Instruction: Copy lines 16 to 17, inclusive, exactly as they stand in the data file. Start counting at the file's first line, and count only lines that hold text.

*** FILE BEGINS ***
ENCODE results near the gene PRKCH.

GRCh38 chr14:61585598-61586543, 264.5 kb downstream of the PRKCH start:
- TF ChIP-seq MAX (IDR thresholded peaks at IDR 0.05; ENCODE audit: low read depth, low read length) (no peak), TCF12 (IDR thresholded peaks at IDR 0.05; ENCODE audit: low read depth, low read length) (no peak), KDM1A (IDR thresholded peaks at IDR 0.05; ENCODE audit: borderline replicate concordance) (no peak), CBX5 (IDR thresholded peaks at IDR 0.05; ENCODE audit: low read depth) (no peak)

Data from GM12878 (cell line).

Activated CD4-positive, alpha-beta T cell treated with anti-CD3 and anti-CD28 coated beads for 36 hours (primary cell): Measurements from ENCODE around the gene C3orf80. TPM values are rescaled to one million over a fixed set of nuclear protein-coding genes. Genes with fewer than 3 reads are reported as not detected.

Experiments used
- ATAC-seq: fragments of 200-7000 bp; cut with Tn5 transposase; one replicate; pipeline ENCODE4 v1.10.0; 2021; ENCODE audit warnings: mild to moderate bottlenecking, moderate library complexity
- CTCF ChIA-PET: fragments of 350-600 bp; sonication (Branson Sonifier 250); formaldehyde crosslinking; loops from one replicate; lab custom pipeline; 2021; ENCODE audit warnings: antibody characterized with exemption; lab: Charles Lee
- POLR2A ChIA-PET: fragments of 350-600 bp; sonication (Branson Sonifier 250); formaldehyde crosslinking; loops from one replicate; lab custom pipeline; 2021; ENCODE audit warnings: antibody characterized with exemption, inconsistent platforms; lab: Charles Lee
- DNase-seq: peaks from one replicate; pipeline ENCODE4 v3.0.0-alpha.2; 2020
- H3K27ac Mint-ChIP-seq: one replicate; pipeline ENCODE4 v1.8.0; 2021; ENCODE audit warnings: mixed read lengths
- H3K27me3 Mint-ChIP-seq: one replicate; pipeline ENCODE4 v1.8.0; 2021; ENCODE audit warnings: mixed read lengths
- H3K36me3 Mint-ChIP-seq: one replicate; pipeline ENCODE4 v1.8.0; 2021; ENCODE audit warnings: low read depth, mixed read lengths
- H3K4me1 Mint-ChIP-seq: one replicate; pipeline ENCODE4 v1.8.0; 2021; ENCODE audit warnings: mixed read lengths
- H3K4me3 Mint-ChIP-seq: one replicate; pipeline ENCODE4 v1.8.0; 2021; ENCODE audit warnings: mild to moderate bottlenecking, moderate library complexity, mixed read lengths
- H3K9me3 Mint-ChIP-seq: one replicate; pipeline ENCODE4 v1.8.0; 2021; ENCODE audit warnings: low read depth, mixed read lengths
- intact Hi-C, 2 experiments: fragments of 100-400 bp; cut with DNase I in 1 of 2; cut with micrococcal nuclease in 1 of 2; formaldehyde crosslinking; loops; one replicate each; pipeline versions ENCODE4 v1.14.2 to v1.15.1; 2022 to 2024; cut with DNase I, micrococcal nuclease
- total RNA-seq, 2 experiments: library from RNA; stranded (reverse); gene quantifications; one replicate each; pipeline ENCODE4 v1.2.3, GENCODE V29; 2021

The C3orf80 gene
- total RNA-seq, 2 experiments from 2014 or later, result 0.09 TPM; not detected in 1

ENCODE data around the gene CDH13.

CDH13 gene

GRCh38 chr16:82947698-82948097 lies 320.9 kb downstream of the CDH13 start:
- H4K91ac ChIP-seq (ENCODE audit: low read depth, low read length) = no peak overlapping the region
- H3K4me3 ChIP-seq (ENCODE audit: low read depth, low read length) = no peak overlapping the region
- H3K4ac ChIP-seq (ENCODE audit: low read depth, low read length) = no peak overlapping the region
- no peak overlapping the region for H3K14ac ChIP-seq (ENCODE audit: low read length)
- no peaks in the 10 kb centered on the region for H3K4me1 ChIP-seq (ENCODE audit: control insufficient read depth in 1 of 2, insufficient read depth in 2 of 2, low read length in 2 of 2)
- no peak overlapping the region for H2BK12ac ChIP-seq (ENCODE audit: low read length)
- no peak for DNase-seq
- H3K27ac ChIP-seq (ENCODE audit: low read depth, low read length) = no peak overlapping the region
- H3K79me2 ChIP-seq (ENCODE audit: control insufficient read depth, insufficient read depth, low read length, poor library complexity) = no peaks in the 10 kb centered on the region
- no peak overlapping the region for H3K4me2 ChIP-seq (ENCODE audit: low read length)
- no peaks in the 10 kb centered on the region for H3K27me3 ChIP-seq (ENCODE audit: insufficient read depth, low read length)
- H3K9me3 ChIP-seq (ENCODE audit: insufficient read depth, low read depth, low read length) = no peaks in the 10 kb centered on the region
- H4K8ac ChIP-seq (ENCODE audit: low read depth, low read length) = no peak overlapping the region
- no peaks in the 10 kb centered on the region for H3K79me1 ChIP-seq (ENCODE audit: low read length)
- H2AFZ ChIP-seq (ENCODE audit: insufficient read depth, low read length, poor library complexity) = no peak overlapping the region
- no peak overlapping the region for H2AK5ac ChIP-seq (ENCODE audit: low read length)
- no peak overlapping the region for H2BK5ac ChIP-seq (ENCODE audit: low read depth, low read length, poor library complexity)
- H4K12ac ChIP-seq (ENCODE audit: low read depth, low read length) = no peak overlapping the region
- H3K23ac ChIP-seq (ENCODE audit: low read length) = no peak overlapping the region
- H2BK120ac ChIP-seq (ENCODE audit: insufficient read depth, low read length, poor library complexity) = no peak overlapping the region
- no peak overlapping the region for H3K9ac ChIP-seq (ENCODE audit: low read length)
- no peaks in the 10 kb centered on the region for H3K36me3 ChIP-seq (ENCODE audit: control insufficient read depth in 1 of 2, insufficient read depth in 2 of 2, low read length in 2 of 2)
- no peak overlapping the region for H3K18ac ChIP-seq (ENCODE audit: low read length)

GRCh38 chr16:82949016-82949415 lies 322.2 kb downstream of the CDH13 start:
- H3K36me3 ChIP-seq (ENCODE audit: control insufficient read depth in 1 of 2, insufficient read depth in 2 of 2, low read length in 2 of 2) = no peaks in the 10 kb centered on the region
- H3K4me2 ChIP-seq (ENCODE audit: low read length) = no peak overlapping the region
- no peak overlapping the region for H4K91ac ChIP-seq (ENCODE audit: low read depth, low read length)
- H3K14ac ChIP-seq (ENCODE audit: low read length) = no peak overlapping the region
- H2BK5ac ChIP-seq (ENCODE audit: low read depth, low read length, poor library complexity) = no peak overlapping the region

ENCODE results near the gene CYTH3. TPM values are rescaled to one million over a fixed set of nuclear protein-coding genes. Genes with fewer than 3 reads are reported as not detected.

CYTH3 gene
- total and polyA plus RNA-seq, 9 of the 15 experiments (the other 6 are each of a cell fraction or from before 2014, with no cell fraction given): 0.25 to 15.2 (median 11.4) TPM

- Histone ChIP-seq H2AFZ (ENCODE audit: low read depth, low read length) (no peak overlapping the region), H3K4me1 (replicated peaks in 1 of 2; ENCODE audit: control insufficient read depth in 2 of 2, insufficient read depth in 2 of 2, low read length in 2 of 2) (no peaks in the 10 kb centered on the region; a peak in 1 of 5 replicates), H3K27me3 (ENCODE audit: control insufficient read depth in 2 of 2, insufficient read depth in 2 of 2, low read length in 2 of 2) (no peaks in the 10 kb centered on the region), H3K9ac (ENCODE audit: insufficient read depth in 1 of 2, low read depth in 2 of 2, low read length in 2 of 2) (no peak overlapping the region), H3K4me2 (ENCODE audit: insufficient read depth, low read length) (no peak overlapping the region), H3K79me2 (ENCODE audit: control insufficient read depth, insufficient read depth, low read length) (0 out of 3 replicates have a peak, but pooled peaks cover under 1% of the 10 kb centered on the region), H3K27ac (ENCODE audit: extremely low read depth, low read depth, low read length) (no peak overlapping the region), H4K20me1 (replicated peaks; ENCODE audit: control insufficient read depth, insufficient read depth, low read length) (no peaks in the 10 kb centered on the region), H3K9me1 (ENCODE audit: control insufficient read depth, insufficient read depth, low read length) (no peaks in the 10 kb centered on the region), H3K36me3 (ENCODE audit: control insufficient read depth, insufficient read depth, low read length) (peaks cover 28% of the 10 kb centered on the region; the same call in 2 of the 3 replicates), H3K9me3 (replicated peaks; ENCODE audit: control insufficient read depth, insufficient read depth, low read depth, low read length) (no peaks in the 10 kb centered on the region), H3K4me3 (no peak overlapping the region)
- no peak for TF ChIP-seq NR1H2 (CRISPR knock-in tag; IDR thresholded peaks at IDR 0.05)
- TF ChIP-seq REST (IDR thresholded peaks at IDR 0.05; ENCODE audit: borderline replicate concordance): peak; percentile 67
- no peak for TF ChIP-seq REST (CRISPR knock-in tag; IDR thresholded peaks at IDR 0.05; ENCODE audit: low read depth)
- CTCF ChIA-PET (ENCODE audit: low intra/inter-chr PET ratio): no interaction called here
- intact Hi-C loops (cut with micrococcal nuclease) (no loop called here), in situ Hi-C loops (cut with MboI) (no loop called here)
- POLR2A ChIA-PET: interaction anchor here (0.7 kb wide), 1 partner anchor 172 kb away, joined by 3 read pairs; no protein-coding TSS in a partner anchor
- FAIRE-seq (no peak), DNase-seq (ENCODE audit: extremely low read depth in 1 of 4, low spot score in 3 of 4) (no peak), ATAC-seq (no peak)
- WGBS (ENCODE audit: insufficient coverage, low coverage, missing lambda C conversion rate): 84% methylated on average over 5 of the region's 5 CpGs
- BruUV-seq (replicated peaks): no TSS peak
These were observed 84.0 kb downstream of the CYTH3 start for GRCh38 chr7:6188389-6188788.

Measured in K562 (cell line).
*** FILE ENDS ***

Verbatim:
- H3K9me3 Mint-ChIP-seq: one replicate; pipeline ENCODE4 v1.8.0; 2021; ENCODE audit warnings: low read depth, mixed read lengths
- intact Hi-C, 2 experiments: fragments of 100-400 bp; cut with DNase I in 1 of 2; cut with micrococcal nuclease in 1 of 2; formaldehyde crosslinking; loops; one replicate each; pipeline versions ENCODE4 v1.14.2 to v1.15.1; 2022 to 2024; cut with DNase I, micrococcal nuclease